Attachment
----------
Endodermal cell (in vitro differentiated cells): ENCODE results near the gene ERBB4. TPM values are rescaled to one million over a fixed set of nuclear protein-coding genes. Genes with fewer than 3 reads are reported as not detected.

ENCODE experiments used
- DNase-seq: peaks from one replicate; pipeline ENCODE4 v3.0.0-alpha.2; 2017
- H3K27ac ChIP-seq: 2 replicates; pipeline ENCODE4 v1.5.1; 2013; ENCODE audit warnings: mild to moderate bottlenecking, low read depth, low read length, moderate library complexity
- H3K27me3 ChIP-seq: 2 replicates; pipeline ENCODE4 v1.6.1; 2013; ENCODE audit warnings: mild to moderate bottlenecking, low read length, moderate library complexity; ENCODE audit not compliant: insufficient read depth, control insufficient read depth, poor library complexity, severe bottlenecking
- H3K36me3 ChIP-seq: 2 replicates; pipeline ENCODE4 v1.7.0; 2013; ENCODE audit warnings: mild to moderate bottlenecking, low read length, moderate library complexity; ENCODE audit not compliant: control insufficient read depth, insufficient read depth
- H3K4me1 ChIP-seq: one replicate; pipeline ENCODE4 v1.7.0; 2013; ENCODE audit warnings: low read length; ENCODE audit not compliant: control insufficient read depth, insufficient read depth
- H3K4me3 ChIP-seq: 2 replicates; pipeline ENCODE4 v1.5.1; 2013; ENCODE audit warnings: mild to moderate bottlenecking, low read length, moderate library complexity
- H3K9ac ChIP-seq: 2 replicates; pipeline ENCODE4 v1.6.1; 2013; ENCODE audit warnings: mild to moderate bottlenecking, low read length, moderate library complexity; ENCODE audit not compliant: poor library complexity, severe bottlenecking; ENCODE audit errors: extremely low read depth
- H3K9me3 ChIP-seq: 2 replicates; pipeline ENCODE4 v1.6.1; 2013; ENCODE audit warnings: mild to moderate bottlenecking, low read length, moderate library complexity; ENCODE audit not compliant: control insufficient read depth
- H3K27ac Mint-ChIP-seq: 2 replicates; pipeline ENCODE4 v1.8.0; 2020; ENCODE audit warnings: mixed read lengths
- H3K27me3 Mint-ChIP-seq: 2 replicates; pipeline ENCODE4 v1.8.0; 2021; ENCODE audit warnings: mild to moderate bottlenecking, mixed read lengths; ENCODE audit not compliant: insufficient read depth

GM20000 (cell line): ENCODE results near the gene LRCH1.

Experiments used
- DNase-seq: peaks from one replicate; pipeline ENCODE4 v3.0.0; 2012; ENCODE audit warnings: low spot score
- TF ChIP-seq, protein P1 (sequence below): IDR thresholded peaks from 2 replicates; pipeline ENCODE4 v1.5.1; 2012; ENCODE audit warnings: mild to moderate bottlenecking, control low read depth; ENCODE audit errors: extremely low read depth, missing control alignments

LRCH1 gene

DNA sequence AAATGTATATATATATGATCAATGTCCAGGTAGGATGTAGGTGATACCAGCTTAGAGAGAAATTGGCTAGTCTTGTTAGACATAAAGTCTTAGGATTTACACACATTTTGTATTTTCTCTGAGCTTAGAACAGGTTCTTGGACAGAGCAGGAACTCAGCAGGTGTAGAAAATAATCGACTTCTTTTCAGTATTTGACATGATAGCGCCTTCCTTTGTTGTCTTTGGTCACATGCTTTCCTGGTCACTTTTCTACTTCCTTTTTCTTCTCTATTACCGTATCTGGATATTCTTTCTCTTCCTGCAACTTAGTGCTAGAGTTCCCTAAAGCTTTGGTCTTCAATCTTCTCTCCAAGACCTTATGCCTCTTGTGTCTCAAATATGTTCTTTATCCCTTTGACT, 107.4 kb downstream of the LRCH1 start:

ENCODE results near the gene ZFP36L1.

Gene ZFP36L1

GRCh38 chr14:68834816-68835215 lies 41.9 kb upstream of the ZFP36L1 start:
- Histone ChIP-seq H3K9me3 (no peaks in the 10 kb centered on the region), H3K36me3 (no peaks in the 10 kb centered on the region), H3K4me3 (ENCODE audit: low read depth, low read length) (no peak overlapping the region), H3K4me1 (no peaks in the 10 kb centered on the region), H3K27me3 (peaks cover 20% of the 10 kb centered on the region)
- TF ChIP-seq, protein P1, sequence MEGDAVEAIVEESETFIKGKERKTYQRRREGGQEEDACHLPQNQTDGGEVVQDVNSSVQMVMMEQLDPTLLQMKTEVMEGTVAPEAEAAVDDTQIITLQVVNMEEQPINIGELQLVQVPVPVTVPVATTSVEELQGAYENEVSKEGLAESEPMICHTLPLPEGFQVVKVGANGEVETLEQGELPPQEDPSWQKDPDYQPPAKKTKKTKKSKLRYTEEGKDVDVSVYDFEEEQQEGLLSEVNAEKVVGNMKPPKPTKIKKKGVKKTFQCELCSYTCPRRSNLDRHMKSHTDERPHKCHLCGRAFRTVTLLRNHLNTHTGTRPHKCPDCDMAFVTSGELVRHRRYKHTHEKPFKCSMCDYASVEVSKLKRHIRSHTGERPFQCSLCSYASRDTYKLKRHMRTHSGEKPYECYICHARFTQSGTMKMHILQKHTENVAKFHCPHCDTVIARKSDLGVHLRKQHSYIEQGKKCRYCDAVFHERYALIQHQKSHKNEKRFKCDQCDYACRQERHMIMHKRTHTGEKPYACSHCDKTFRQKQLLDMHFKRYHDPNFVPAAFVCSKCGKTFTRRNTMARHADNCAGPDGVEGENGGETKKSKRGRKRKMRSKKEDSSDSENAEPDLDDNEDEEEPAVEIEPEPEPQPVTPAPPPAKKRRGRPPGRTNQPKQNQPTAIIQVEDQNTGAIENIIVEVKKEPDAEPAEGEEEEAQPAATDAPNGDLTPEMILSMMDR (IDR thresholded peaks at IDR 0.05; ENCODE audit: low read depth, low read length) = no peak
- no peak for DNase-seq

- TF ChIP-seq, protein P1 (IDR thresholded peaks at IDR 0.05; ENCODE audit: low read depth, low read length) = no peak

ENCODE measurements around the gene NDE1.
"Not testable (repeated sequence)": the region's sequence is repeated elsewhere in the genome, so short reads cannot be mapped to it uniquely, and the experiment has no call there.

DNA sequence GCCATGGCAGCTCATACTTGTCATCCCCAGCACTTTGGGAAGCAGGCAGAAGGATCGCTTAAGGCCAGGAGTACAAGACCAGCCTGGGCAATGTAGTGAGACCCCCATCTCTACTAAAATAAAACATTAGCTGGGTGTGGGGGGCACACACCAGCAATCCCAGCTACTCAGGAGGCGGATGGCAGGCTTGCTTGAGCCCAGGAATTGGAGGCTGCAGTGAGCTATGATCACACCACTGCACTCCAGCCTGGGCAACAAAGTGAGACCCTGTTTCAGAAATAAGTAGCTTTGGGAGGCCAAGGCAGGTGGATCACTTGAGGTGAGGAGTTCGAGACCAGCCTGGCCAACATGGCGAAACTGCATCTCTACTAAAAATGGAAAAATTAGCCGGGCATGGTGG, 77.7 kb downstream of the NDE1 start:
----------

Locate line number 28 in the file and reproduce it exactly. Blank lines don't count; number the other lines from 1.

DNA sequence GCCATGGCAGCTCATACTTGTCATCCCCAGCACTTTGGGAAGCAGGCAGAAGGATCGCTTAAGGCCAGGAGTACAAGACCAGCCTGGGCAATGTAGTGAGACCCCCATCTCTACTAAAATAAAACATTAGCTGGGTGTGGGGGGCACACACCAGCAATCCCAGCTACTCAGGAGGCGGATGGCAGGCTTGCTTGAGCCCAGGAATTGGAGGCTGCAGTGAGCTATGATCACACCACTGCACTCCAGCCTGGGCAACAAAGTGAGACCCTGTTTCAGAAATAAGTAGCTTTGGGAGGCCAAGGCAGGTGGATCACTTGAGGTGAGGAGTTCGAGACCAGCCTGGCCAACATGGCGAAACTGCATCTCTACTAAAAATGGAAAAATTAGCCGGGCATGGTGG, 77.7 kb downstream of the NDE1 start: